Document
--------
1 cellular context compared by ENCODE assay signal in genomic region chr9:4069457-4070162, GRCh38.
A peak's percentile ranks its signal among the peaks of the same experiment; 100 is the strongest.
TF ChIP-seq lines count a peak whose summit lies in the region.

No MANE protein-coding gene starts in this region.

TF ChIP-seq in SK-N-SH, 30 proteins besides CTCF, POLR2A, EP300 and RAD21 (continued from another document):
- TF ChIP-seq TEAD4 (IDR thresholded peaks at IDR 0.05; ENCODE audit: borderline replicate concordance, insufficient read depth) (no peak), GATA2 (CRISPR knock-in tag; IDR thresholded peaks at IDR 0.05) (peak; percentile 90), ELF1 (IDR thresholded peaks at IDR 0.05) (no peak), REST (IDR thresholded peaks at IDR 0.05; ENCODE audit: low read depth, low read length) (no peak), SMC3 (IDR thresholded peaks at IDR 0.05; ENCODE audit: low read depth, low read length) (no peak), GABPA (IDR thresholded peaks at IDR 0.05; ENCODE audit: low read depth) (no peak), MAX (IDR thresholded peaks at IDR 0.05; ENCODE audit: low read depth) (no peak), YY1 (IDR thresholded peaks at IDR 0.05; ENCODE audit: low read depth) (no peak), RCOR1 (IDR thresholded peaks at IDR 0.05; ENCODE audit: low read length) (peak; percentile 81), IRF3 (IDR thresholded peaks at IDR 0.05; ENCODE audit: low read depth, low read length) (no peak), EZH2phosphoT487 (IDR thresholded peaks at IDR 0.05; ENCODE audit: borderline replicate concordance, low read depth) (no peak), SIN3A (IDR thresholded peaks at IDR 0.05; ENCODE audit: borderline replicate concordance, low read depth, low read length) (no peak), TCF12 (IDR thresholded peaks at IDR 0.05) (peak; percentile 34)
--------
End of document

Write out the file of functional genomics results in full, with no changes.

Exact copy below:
1 cellular context compared by ENCODE assay signal in genomic region chr9:4069457-4070162, GRCh38.
A peak's percentile ranks its signal among the peaks of the same experiment; 100 is the strongest.
TF ChIP-seq lines count a peak whose summit lies in the region.

No MANE protein-coding gene starts in this region.

TF ChIP-seq in SK-N-SH, 30 proteins besides CTCF, POLR2A, EP300 and RAD21 (continued from another document):
- TF ChIP-seq TEAD4 (IDR thresholded peaks at IDR 0.05; ENCODE audit: borderline replicate concordance, insufficient read depth) (no peak), GATA2 (CRISPR knock-in tag; IDR thresholded peaks at IDR 0.05) (peak; percentile 90), ELF1 (IDR thresholded peaks at IDR 0.05) (no peak), REST (IDR thresholded peaks at IDR 0.05; ENCODE audit: low read depth, low read length) (no peak), SMC3 (IDR thresholded peaks at IDR 0.05; ENCODE audit: low read depth, low read length) (no peak), GABPA (IDR thresholded peaks at IDR 0.05; ENCODE audit: low read depth) (no peak), MAX (IDR thresholded peaks at IDR 0.05; ENCODE audit: low read depth) (no peak), YY1 (IDR thresholded peaks at IDR 0.05; ENCODE audit: low read depth) (no peak), RCOR1 (IDR thresholded peaks at IDR 0.05; ENCODE audit: low read length) (peak; percentile 81), IRF3 (IDR thresholded peaks at IDR 0.05; ENCODE audit: low read depth, low read length) (no peak), EZH2phosphoT487 (IDR thresholded peaks at IDR 0.05; ENCODE audit: borderline replicate concordance, low read depth) (no peak), SIN3A (IDR thresholded peaks at IDR 0.05; ENCODE audit: borderline replicate concordance, low read depth, low read length) (no peak), TCF12 (IDR thresholded peaks at IDR 0.05) (peak; percentile 34)